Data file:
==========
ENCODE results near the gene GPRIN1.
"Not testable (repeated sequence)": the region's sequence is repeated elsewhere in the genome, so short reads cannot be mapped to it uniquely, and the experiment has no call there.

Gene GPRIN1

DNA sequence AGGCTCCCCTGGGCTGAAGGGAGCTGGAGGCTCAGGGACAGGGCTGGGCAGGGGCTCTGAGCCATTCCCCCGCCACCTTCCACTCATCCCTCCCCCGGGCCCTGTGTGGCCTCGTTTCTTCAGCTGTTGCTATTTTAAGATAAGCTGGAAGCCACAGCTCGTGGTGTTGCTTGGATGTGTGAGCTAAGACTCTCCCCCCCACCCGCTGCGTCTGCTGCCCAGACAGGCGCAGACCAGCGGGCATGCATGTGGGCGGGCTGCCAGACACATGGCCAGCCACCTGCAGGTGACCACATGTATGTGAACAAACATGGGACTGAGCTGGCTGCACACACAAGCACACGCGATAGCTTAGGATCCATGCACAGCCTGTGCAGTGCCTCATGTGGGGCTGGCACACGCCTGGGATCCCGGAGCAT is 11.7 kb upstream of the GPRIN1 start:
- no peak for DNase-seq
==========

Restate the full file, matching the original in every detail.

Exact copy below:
ENCODE results near the gene GPRIN1.
"Not testable (repeated sequence)": the region's sequence is repeated elsewhere in the genome, so short reads cannot be mapped to it uniquely, and the experiment has no call there.

Gene GPRIN1

DNA sequence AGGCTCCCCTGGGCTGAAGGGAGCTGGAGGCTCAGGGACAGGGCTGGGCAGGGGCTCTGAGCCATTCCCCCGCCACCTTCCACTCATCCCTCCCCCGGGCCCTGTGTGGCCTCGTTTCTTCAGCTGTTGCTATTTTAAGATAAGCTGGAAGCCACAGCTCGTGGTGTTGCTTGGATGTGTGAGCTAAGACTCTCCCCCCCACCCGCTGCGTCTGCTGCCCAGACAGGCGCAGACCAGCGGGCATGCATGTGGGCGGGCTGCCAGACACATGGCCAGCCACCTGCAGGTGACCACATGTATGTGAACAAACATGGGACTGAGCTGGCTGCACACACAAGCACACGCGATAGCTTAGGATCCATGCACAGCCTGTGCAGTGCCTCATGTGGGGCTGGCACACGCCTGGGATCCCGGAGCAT is 11.7 kb upstream of the GPRIN1 start:
- no peak for DNase-seq